Posted: Monday, September 6, 2021. 9:34 pm CST.
Тhе vіеwѕ ехрrеѕѕеd іn this аrtісlе аrе those оf the writer аnd nоt nесеѕѕаrіlу those оf Вrеаkіng Веlіzе Nеwѕ.
By Dorian A. Barrow, Ph.D., Florida State University: One of the things I admire most about the late Hon. George Price (GP) and the late Hon. Philip Goldson (PG) was that they were political mules, that is, they did their political heavy lifting with pride and dignity. Philip Goldson did much of the early political heavy lifting to lay down the foundation for the role of the political opposition in our democracy. He even did jail-time to achieve that end. George Price’s political heavy lifting was largely about laying the foundation for us becoming an independent state with a democratic system based on social justice, that is, a type of democracy that follows the principle that all individuals and groups are entitled to fair and impartial treatment.
GP’s political heavy lifting took the form of many battles first with British Colonialism, then with the IMF and their form of international financial imperialism, and with secular communism, to forge a vision of social justice that encompasses a political-economic system that endeavoured to prevent human abuses and one based on the notions of equality and equal opportunities in the Belizean society. Today we have 31 politicians who are benefiting from the legacies of George Price and Philip Goldson, the founding fathers of our democracy – 26 PUPs and 5 UDPs. The question, therefore, is how many of them are prepared to continue the political heavy lifting now necessary to advance the country’s social justice agenda, which includes helping more of our people having access to resources, equity, participation, diversity, sustainable development and human rights?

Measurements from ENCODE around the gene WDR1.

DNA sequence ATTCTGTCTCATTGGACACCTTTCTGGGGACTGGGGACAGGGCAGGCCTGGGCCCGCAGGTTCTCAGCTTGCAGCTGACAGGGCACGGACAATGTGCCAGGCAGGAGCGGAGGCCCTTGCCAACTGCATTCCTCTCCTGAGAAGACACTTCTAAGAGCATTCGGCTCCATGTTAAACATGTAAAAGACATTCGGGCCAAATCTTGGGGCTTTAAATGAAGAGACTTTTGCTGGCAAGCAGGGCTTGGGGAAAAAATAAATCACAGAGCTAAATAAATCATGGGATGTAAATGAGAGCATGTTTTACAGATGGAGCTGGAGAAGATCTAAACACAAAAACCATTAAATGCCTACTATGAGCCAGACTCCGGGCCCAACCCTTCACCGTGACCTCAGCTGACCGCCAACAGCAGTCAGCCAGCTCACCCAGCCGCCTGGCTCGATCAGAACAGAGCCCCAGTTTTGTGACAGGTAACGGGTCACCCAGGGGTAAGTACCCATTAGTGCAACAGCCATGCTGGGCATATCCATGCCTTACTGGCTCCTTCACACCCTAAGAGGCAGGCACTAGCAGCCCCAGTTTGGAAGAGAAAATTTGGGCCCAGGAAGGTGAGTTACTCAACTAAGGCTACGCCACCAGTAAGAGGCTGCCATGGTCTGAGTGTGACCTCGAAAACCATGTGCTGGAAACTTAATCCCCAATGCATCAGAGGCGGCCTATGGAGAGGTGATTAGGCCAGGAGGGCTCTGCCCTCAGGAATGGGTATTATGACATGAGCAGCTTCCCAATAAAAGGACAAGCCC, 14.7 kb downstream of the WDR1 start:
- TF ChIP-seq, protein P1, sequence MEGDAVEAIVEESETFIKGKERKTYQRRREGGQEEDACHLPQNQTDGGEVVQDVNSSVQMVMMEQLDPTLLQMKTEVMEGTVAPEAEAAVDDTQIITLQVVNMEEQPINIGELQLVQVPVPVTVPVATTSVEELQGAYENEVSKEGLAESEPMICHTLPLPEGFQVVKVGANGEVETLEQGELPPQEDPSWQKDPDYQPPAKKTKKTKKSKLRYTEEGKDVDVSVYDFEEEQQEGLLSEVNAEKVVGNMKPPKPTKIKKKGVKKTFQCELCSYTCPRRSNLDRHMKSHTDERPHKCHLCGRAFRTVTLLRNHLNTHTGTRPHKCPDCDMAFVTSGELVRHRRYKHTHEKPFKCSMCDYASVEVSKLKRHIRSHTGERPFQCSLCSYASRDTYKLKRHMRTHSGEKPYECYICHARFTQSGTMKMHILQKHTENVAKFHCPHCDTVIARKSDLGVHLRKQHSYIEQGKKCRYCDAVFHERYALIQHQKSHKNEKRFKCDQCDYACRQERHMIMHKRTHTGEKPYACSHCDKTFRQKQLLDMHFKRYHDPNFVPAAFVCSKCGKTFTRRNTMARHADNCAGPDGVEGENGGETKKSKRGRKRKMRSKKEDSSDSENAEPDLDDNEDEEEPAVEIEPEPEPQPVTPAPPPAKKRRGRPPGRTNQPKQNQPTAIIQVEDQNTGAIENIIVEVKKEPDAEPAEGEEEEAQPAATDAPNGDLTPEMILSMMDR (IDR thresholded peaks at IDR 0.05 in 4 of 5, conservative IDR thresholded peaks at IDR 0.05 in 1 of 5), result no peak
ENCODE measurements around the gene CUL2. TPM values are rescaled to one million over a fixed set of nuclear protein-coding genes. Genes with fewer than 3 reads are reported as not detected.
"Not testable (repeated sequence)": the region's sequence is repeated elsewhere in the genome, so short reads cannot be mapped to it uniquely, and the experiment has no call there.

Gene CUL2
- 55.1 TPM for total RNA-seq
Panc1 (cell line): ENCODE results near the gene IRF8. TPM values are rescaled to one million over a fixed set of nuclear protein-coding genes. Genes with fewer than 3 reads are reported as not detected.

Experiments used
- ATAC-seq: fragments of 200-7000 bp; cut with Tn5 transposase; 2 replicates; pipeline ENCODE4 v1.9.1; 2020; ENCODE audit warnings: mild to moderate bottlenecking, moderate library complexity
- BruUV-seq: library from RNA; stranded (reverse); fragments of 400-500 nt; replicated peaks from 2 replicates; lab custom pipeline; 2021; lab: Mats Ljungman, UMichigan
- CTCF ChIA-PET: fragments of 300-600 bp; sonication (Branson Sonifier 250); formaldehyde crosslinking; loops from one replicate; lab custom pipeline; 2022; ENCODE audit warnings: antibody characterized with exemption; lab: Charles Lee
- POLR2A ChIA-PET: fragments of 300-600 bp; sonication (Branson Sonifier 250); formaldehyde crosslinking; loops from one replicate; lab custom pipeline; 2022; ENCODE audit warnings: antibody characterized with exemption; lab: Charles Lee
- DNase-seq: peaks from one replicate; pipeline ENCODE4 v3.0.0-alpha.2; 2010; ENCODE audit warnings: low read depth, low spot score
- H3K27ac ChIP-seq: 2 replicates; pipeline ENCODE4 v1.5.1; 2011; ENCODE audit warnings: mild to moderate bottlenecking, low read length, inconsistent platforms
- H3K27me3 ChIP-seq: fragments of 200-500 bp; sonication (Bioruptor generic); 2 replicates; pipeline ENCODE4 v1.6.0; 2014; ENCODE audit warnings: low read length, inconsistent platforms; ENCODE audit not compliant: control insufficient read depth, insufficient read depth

From where I stand I see all five members of the opposition including the Party Leader, the Hon. Patrick Faber, and the Leader of the Opposition, the Hon. Shyne Barrow, seem ready, willing and able to advance the rhetoric of social justice, even while they jockey among themselves to consolidate internal party-political power. On the other hand, I see very few of the twenty six (26) PUP elected members of the House of Representative and in the Briceno Cabinet, with the exceptions of Hyde, Chebat, the Musa-Bernard tag team, Garcia, Fonseca and the Espats (Julius and Mike), seems ready and willing to do the heavy lifting necessary to advance the country’s social justice agenda. My thesis is that there is an urgent need for many more of them to publicly declare, step-up, and fill this breach. But what are the causes of social injustice in this country, and what can our political elites do to help us to achieve our social justice goals? Equally important is why do I think that the Hon. John Briceno, our PM, is in the best position to lead this process?